Published: April 17, 2017 By

patti petersonThese days, Patti Peterson is known as one of the College of Music’s longest-serving professors, her name synonymous with the college’s trailblazing vocal pedagogy program begun by Berton Coffin, then passed to Peterson’s mentor Barbara Doscher and eventually Peterson herself.

But she’s worn other hats since the 1970s. She was a graduate student here back then, first in piano and then in voice. Along the way, she also picked up the title of published writer.

After May commencement, she’ll become Patti Peterson, the cook and artist.

“I’m ready for something new and different,” says the Berton Coffin Faculty Fellow. “I’m ready to be free to travel, to see this beautiful country, to go on more hikes with my dogs.”

This spring, after 25 years on the College of Music faculty, the associate professor of voice will retire. She says it’s time to move on—and hand over the reins for the next chapter of singing at CU Boulder.

“It’s good for the department when people who have been there a long time leave and allow the young members of the faculty to make changes and shape what’s next.”

Though she leaves academia behind, Peterson will continue to lead a life in music. Since beginning piano lessons at the age of 8, she never doubted that she would be a musician. After earning a bachelor’s degree in piano from Salem College, Peterson came to Boulder to continue studying piano.

“I was accompanying singers and I thought I’d take some voice lessons to see if I could develop more empathy for them.”

This new hat seemed to fit well. Peterson, a poet always enamored with the written word, came to singing naturally.

“Singing became my thing because of the words,” she says. “I’ve always been a literary person, so this was kind of a natural progression for me.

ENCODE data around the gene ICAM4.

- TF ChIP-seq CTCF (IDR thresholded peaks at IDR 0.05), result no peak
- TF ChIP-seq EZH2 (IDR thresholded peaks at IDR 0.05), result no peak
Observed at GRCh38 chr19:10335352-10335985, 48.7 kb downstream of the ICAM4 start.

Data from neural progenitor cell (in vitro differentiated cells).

“There’s also something much more visceral about singing. It involves your guts. I like the physicality of it. It really spoke to me in a different way.”

Enter another new hat. Peterson fell in love with art song and spent time teaching and performing around the U.S. and Germany. Early in her career, she also worked often with contemporary composers.

“One of my most wonderful performing experiences was when George Crumb was here,” she recalls. “I love collaborating with composers and giving them feedback as they write. It’s lovely to take a piece that no one else has sung and see what you can make of it.”

Back in the classroom, Peterson uses her experiences as a singer as another way to make music: inspiring and training the next generations of musicians. She does that by imparting on budding singers and teachers the importance of the physical side of performing.

“It’s important to understand the science and acoustics of how the voice works, so I teach a lot of anatomy and how the voice functions,” she says. “Singing is difficult to teach because each person is a different instrument, and you can’t see your instrument and you can’t take it apart when it’s not working. You’re stuck with what you have, so you have to treat it right.”

Peterson continued to delve into the physicality of singing, but says she was continually drawn away by another emerging passion. She uses oil pastels to paint landscapes, flora and other beauties of the natural world.

“It’s become almost a second career,” Peterson explains. “I really enjoy it. I’ve even sold a few pieces.”

As her teaching career comes to a close, Peterson has plans to move to New Mexico, where her surroundings will offer her plenty of inspiration for her art.

What’s more, the desert will allow her to more fully indulge in yet another interest.

“I love to cook, and New Mexico is a great place to test out all those different chiles. That’s one of the things I’m most looking forward to about being retired.”

Peterson says her educator hat will probably always be within arm’s reach: She’ll of course have her piano with her in the desert and may take on some private students down the road.

And her memories of four decades in Boulder won’t be far away either.

“I’ll miss the students. That’s always been the bottom line for me. I love how they’ve changed over the years. Generations come and go and they all have a different personality and it has always kept me on my toes.

“I think teaching became my passion because of the debt I owe to the teachers who were so patient and helpful to me. I’ve always been incredibly lucky to stumble upon fabulous and generous teachers, and Barbara Doscher told me that you need to give back what people have given to you. I hope that’s part of my legacy.”